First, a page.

What is ultraviolet radiation?

What is UV radiation?

Ultraviolet (UV) radiation is generated from the sun and enters our atmosphere. There are three types of UV radiation from the sun; UVA, UVB and UVC radiation.

The earth’s ozone layer reflects UVC radiation and stops it from getting to earth’s surface. Some UVB radiation and almost all UVA radiation still reaches us and can be harmful to our skin.

Overexposure to UV can cause damage to skin cells and lead to skin cancer.

How the sun affects our skin depends on the type of UV radiation and the amount we are exposed to. It also depends on our sun protection behaviours and personal skin traits.

 

Watch our video about UV radiation and how it damages our skin

Why is sun exposure a problem in Australia?

Because Australia is relatively close to the equator, we receive higher overall levels of UV radiation than countries such as Canada, Germany or the United Kingdom.

The amount of UV radiation our skin receives is also influenced by the sun's position in the sky. The higher the sun, the higher the levels of UV radiation.

It is important to remember that UV cannot be seen or felt and cloud cover will not necessarily reduce UV radiation. In fact, the reflection of UV from clouds means that UV levels may sometimes be higher on a cloudy day. So always be prepared with sun protection even on cool and cloudy days.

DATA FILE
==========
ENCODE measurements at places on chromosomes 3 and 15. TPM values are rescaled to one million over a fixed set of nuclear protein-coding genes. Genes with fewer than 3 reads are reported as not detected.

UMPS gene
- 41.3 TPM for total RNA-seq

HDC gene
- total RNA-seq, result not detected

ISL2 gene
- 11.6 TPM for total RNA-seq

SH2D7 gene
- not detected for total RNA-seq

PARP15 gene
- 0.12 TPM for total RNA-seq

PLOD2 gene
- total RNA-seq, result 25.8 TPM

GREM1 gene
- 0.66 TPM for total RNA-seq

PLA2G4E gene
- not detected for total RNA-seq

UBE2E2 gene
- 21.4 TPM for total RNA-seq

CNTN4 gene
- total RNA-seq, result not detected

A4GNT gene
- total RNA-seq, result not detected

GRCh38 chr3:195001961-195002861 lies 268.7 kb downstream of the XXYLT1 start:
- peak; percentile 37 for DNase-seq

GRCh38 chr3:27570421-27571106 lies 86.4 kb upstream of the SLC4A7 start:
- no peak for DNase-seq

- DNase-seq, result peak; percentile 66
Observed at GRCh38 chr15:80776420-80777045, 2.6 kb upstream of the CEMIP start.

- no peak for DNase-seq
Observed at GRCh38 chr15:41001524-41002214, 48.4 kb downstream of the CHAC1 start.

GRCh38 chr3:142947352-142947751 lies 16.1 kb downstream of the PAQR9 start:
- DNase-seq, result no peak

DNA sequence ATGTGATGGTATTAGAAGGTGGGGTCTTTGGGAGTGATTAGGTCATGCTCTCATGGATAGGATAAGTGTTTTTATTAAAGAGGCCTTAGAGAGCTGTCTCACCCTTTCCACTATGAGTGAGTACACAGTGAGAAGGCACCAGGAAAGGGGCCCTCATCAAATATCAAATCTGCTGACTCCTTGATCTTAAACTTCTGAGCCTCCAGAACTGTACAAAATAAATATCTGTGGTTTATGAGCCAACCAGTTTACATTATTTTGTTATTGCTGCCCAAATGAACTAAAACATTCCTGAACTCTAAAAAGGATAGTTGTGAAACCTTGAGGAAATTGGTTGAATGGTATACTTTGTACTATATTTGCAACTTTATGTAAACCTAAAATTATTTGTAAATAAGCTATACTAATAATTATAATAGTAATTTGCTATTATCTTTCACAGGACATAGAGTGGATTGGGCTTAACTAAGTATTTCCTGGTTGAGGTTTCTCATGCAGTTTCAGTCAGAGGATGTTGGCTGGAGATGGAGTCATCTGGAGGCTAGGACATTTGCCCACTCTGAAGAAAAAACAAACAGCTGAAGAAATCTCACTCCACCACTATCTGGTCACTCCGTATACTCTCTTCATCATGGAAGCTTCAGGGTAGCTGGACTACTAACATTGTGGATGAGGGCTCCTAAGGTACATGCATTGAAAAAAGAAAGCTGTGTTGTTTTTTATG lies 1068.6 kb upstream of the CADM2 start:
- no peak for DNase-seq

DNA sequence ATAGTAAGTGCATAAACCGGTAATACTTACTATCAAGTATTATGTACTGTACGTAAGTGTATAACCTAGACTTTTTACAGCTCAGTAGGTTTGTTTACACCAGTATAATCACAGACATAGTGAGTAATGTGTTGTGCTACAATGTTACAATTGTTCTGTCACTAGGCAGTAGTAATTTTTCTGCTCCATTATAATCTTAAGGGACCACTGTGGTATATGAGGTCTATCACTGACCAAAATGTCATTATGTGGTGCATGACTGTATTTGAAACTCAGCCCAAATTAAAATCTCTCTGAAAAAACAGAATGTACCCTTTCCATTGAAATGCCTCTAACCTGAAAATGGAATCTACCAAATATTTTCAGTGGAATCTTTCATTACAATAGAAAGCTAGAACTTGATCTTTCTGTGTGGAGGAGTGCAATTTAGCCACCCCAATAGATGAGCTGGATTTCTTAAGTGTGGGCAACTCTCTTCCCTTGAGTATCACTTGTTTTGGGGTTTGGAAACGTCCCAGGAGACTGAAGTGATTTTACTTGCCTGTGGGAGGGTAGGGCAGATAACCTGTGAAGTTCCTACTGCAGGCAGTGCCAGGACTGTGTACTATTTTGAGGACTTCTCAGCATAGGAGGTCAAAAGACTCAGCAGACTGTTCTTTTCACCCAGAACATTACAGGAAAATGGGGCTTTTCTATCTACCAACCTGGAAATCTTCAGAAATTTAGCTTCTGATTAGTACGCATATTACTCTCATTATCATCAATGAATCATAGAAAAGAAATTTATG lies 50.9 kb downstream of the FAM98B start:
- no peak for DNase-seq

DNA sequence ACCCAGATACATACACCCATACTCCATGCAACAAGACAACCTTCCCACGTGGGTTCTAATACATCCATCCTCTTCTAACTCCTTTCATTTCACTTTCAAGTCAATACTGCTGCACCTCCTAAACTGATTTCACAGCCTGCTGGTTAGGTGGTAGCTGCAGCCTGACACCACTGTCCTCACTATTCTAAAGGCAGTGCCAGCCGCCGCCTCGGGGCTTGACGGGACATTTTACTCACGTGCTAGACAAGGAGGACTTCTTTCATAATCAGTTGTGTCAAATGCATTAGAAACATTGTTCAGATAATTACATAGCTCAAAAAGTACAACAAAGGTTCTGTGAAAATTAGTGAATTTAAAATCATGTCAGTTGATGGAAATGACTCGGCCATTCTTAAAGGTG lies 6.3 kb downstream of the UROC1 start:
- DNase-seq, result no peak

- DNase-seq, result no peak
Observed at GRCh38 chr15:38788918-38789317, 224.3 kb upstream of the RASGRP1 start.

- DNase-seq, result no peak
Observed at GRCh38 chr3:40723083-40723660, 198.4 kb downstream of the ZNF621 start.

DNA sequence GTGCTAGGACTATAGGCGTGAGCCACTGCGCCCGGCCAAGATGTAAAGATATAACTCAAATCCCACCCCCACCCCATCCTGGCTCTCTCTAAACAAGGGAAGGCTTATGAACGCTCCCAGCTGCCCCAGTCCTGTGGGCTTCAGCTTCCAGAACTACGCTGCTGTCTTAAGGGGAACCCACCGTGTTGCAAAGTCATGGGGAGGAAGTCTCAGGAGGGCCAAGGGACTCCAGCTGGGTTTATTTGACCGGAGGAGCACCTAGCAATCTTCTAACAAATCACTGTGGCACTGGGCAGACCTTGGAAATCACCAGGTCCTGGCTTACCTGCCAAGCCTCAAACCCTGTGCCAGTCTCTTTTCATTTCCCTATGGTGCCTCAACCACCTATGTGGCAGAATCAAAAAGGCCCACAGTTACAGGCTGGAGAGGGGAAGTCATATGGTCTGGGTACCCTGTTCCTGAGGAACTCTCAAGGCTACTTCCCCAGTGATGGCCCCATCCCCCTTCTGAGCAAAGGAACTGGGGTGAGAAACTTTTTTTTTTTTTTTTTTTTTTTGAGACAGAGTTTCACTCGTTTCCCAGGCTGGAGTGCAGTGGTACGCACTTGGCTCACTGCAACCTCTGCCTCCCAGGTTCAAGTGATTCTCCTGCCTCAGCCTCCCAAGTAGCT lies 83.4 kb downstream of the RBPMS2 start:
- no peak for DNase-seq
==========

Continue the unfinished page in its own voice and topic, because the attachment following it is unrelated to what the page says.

More information

When the UV index is 3 and above, sun protection is always needed

Find out more about the UV index and when you should slip, slop, slap, seek and slide.


How can we avoid UV overexposure?

While we cannot control the type of UV radiation that reaches the earth's surface, we can control the amount our skin receives. 

Many Australians do the most damage to their skin during childhood to young adulthood. Children who have had multiple sunburns are much more at risk of developing skin cancer later in life.1 It is important to protect your skin throughout your life but particularly during these early life stages.

Know the 5 simple ways to protect your skin from the sun.

 

Source(s):

Kennedy C, Bajdik CD, Willemze R, De Gruijl FR, Bouwes Bavinck JN; Leiden Skin Cancer Study. The influence of painful sunburns and lifetime sun exposure on the risk of actinic keratoses, seborrheic warts, melanocytic nevi, atypical nevi, and skin cancer. J Invest Dermatol. 2003 Jun;120(6):1087–to93. doi: 10.1046/j.1523–to1747.2003.12246.x. PMID: 12787139.